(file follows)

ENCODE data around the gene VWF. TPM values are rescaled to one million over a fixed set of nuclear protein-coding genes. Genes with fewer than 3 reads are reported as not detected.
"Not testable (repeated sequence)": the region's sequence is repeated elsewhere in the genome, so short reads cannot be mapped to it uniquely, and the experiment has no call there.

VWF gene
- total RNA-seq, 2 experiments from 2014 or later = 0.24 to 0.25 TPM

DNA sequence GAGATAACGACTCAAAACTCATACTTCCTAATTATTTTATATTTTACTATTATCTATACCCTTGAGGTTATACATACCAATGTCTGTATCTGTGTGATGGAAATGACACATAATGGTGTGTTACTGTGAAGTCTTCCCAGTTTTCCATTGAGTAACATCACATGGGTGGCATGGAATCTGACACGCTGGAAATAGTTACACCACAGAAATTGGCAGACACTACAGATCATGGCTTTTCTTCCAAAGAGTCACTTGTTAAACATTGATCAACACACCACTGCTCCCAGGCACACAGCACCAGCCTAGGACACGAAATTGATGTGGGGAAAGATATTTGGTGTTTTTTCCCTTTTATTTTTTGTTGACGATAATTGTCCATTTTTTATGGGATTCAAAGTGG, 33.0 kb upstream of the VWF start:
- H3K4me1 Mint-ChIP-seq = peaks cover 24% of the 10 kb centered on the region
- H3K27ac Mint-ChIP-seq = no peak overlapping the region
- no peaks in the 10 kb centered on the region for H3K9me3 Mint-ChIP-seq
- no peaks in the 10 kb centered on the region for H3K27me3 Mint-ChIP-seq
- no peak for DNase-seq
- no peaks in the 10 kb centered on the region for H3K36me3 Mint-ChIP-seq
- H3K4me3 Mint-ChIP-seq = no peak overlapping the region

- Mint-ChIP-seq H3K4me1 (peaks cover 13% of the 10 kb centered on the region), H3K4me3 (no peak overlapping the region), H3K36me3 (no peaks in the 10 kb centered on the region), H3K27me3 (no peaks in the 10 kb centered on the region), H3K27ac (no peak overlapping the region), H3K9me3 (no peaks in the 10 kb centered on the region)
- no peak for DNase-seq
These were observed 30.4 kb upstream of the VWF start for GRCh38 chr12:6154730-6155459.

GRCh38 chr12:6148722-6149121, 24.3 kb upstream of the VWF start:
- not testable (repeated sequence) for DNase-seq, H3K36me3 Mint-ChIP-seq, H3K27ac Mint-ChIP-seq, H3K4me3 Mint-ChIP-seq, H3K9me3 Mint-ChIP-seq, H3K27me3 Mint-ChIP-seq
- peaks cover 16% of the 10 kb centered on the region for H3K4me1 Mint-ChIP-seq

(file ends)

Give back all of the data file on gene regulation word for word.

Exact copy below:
ENCODE data around the gene VWF. TPM values are rescaled to one million over a fixed set of nuclear protein-coding genes. Genes with fewer than 3 reads are reported as not detected.
"Not testable (repeated sequence)": the region's sequence is repeated elsewhere in the genome, so short reads cannot be mapped to it uniquely, and the experiment has no call there.

VWF gene
- total RNA-seq, 2 experiments from 2014 or later = 0.24 to 0.25 TPM

DNA sequence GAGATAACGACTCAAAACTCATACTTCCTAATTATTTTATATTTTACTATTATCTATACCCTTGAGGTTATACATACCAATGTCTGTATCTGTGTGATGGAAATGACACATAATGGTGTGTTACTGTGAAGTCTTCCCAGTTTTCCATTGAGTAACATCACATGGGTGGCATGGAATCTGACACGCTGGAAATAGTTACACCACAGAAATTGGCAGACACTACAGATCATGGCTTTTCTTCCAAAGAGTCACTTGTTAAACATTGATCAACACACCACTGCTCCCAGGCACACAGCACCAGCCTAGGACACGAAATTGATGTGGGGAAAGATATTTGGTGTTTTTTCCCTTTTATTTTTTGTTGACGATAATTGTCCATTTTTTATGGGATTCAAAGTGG, 33.0 kb upstream of the VWF start:
- H3K4me1 Mint-ChIP-seq = peaks cover 24% of the 10 kb centered on the region
- H3K27ac Mint-ChIP-seq = no peak overlapping the region
- no peaks in the 10 kb centered on the region for H3K9me3 Mint-ChIP-seq
- no peaks in the 10 kb centered on the region for H3K27me3 Mint-ChIP-seq
- no peak for DNase-seq
- no peaks in the 10 kb centered on the region for H3K36me3 Mint-ChIP-seq
- H3K4me3 Mint-ChIP-seq = no peak overlapping the region

- Mint-ChIP-seq H3K4me1 (peaks cover 13% of the 10 kb centered on the region), H3K4me3 (no peak overlapping the region), H3K36me3 (no peaks in the 10 kb centered on the region), H3K27me3 (no peaks in the 10 kb centered on the region), H3K27ac (no peak overlapping the region), H3K9me3 (no peaks in the 10 kb centered on the region)
- no peak for DNase-seq
These were observed 30.4 kb upstream of the VWF start for GRCh38 chr12:6154730-6155459.

GRCh38 chr12:6148722-6149121, 24.3 kb upstream of the VWF start:
- not testable (repeated sequence) for DNase-seq, H3K36me3 Mint-ChIP-seq, H3K27ac Mint-ChIP-seq, H3K4me3 Mint-ChIP-seq, H3K9me3 Mint-ChIP-seq, H3K27me3 Mint-ChIP-seq
- peaks cover 16% of the 10 kb centered on the region for H3K4me1 Mint-ChIP-seq